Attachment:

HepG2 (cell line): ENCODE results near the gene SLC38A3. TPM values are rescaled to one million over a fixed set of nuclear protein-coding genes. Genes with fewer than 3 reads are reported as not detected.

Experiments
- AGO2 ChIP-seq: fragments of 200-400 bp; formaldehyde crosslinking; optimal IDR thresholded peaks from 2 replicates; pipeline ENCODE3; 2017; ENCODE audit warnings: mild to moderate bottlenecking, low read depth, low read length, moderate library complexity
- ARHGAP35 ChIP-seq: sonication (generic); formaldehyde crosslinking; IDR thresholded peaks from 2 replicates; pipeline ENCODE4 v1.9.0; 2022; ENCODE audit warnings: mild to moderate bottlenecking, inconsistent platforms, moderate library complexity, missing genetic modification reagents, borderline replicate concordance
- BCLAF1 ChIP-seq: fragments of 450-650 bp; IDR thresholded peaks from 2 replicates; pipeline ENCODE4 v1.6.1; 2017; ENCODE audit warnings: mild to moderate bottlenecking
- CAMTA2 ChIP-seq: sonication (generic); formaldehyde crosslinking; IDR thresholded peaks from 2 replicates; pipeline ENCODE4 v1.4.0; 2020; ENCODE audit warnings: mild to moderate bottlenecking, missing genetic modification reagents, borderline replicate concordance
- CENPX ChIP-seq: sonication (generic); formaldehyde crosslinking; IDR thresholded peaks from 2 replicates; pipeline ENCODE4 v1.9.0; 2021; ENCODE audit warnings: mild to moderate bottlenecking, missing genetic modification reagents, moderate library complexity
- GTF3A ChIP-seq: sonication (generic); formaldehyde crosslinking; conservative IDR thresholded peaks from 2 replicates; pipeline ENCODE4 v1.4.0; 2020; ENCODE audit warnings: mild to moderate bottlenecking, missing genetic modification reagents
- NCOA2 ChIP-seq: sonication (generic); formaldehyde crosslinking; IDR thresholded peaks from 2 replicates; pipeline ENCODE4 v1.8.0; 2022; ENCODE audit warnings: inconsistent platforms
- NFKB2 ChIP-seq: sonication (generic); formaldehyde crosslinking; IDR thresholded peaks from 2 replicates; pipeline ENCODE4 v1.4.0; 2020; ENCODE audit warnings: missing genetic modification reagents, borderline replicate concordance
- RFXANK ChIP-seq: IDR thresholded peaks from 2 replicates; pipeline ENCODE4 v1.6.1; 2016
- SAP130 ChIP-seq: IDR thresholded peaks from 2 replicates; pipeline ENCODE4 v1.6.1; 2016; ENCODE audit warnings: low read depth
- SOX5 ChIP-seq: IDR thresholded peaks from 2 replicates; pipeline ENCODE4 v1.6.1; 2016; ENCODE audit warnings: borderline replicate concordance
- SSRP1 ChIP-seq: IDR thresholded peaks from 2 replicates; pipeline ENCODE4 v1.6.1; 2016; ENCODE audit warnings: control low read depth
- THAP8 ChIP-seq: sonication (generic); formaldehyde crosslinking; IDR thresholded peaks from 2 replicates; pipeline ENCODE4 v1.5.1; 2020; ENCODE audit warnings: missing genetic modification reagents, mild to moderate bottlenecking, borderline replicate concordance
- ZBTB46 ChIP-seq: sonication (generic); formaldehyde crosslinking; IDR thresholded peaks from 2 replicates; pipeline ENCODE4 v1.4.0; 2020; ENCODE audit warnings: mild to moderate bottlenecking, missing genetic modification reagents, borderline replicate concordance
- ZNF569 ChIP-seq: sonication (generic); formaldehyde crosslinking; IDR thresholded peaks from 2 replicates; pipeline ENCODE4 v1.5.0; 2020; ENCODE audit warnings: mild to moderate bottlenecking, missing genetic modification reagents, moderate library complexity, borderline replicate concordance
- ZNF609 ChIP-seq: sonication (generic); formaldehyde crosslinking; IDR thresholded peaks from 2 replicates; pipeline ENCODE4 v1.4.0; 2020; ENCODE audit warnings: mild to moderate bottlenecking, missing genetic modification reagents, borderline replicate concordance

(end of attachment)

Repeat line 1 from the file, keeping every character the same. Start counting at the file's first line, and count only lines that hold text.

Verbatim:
HepG2 (cell line): ENCODE results near the gene SLC38A3. TPM values are rescaled to one million over a fixed set of nuclear protein-coding genes. Genes with fewer than 3 reads are reported as not detected.